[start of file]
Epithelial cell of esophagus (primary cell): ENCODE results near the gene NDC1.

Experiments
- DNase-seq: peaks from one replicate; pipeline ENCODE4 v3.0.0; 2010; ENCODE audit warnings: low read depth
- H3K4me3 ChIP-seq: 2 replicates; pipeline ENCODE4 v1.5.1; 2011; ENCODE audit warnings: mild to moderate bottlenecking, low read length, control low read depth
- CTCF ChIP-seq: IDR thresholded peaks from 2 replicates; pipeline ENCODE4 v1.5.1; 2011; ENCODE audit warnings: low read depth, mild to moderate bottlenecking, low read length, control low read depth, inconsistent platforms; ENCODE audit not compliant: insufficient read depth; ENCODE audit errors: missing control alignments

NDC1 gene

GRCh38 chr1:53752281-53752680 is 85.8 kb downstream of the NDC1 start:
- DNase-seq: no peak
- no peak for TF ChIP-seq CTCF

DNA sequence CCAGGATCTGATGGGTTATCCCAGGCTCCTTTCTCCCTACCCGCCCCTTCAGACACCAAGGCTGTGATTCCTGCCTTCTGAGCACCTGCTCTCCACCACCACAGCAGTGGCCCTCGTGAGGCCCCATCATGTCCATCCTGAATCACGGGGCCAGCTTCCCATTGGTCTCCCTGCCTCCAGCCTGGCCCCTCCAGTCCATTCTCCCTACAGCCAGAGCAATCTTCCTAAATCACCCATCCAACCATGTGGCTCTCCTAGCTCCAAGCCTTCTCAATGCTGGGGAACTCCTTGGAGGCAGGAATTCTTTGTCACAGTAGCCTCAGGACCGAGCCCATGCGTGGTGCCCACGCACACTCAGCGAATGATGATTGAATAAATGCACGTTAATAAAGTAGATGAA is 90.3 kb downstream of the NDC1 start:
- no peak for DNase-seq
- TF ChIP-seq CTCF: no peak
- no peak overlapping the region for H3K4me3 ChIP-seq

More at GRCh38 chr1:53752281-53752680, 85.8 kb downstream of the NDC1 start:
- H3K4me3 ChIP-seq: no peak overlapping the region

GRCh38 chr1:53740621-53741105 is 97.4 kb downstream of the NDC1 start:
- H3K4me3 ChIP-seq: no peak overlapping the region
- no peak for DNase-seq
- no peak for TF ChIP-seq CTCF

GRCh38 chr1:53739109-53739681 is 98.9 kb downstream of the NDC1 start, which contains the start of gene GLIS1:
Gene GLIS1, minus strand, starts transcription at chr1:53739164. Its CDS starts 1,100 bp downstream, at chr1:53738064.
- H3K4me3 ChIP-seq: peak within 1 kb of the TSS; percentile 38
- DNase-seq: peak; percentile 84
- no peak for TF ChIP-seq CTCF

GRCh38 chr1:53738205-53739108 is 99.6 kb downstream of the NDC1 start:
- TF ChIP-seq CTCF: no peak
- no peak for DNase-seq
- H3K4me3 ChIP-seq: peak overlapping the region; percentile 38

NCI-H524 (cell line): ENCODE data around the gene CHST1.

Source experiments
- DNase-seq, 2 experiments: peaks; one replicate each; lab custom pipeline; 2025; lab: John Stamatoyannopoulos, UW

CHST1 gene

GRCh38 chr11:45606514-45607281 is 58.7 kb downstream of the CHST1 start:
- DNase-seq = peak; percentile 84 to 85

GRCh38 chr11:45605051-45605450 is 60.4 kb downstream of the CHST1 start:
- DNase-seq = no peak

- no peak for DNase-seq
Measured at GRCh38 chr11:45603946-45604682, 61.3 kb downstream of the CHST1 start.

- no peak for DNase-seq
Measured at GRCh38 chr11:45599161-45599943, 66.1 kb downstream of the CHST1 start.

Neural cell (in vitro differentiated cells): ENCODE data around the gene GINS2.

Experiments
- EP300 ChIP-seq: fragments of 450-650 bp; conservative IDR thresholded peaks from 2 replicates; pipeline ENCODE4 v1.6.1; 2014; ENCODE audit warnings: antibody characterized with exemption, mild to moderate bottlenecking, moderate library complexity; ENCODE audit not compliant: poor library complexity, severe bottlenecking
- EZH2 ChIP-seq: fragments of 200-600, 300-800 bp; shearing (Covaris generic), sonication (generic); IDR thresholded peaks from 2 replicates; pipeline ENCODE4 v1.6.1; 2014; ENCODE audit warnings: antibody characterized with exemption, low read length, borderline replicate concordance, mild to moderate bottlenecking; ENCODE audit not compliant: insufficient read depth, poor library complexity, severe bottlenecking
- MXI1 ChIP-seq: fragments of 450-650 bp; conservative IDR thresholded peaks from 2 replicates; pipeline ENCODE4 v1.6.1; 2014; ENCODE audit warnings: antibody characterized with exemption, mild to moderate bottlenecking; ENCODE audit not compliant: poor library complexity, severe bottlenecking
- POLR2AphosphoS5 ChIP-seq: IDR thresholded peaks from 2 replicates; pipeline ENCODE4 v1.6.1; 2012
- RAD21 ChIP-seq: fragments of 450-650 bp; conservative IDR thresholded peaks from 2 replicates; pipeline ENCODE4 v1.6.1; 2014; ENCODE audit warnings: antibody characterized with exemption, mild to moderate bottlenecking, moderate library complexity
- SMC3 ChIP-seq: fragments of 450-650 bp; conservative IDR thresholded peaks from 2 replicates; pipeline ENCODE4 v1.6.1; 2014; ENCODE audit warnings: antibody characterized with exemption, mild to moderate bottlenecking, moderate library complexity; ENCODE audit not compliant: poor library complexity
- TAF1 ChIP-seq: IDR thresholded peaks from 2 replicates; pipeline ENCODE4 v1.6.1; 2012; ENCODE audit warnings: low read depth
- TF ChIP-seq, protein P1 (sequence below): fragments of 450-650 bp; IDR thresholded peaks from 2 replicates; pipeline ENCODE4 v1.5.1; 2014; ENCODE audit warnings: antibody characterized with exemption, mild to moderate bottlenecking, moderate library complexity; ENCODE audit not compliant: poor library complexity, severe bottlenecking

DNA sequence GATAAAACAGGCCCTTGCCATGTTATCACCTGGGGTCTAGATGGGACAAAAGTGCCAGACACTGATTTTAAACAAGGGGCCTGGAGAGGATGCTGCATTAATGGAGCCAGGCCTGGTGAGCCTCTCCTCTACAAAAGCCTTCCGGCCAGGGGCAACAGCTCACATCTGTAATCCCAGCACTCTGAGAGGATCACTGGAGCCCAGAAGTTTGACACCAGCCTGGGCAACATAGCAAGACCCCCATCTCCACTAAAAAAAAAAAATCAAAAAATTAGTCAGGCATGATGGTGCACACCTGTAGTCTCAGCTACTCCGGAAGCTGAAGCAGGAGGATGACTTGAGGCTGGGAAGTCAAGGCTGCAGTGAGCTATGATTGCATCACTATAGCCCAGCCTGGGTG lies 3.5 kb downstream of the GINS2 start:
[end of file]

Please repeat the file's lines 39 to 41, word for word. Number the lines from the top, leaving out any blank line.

- no peak for DNase-seq
Measured at GRCh38 chr11:45599161-45599943, 66.1 kb downstream of the CHST1 start.

Neural cell (in vitro differentiated cells): ENCODE data around the gene GINS2.